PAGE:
PITTSBURGH — Ahead of this city's Labor Day Parade Monday, Vice President Joe Biden sought to rally organized labor behind the campaign of Hillary Clinton, appearing alongside the man looking to take his place in Washington, Democratic vice presidential nominee Tim Kaine.
"This guy understands, he knows how to pronounce the word 'union,'" a loud, booming Biden said of Kaine. "Remember for a while there, we had Democrats that talked about organized labor. Union, union, union. Not a joke. Unions have built this country."
The forceful message on behalf of America's labor force was clear from both men as they spoke at a public, outdoor event in the middle of downtown Pittsburgh in front of more than 700 people, including a number of volunteers, union employees, and steelworkers.
Both the vice president and the senator charged hard against Donald Trump for what they see as actions unfriendly to labor, trying to paint the Republican nominee as a business mogul without regard for the kind of smaller businesses that they grew up around.
Biden, a native of Scranton, Pennsylvania, talked about "people who understand what it's like to look across a table in a bargaining room and know that the guy on the other side really doesn't respect you; know that there's so many people like Trump who look at us like we're not their equal. I'm sick of it. I've had it up to here."
"Labor day is personal to me," Kaine told the crowd. "It's personal to me. I grew up in a family where my dad ran an ironworker organized welding shop in the stockyards of Kansas City, Missouri. … It was about a partnership. It was about shared prosperity. It wasn't about a CEO disconnected from the workers."
Kaine again blasted Trump for not releasing his tax returns, noting that it has been a custom for presidential candidates of the last few decades and likening Trump's actions to a job interview candidate not fulfilling the questionnaire. Trump has said he will not release his tax returns while he is under audit.
"You wouldn't hire somebody for a summer job who wouldn't answer your questions in a job interview, and he wants you to hire him to be President of the United States?" Kaine asked. "He thinks we're chumps. Donald Trump thinks he can blow this by us, that we're gullible. But I'll tell you: Pennsylvanians are not gullible. Virginians are not gullible. Americans aren't gullible."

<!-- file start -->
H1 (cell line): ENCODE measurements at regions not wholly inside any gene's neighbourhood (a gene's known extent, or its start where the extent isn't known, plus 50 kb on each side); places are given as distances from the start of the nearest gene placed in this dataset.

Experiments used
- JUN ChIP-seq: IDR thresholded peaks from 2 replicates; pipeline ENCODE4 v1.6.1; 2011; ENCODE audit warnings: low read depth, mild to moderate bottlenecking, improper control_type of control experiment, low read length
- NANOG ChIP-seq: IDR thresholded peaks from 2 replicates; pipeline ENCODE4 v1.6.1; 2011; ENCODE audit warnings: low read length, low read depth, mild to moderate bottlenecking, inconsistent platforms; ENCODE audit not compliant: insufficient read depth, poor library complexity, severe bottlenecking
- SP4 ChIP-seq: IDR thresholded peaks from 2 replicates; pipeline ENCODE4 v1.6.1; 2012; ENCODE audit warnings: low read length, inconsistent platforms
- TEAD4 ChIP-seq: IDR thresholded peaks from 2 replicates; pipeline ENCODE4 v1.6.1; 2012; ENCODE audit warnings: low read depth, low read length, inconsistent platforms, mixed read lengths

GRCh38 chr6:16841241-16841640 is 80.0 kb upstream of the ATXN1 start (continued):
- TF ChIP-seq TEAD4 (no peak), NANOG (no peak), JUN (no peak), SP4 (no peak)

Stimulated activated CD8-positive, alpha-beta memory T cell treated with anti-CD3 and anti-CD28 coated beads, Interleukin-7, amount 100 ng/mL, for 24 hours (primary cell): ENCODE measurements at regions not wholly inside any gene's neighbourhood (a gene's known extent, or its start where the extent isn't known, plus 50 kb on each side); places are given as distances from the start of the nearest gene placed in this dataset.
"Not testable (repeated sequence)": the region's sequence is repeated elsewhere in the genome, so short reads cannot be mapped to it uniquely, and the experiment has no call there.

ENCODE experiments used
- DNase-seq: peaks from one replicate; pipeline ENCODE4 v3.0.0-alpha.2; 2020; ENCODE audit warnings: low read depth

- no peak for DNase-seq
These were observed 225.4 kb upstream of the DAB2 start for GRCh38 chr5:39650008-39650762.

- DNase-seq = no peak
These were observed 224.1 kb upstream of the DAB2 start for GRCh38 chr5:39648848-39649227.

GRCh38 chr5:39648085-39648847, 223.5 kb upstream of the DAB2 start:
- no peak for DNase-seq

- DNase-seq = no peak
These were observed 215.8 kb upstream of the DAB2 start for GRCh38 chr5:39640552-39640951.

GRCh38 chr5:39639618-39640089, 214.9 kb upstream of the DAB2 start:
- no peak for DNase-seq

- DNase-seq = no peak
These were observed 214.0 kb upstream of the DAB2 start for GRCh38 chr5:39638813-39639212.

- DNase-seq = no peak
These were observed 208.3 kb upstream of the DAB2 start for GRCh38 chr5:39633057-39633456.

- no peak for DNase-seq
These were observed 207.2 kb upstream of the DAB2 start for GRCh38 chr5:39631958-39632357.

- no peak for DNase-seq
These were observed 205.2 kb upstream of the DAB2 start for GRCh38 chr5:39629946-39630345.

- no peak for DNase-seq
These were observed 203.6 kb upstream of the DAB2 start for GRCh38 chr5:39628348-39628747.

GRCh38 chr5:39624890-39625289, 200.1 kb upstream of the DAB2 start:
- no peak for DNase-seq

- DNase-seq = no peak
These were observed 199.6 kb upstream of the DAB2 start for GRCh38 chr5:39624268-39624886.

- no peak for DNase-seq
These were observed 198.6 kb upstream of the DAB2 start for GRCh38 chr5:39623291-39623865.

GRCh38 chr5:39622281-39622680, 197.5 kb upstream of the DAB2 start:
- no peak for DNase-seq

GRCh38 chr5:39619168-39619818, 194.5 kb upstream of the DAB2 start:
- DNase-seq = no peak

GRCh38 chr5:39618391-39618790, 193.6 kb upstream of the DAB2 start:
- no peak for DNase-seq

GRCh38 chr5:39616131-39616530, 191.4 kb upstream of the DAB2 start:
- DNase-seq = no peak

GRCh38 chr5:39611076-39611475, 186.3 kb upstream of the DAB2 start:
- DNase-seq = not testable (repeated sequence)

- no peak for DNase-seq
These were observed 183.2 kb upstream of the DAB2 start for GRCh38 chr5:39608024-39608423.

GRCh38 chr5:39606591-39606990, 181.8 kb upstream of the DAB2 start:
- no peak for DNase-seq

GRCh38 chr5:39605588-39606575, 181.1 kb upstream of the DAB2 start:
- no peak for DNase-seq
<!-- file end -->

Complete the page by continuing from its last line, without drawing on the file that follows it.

Since the vice president was the headliner, Sen. Kaine was speaking behind a podium with the vice presidential seal upon it, a symbol of the office he is working to take.
Back in 2008, Kaine, then the governor of Virginia, was actually a runner up to be President Barack Obama's running mate but was passed over on behalf of Biden, then a senator from Delaware with more experience in foreign policy.
Kaine had glowing words for the vice president on Monday, telling the crowd that he feels like the two have a number of similarities -- both coming from working-class Irish Catholic families with faith as a vital part of their life.
Monday was their first appearance together since speaking on the same night of the Democratic National Convention in Philadelphia in July, and the vice president showed up with a few jokes on hand.
"By the way, I sleep with a teacher every night, " he quipped, while talking about unions and referring to his wife, Dr. Jill Biden. "Same one. Same one. Matter of fact, matter of fact she's in class again tomorrow."
Biden also introduced himself by proclaiming, "My name is Joe Biden, and I work for Hillary Clinton, and whatever the hell this guy's name is."
But he soon turned to Kaine's background and argued the senator is the right man to succeed him in his office in January.
"Two things you gotta know about Tim," Biden said. "One is he has more experience in every branch of government than anybody's ever stepped into this job as Vice President, and two, two, Hillary is gonna really need him—not because she's not the smartest person to seek that office, she is, but because the plate is so full."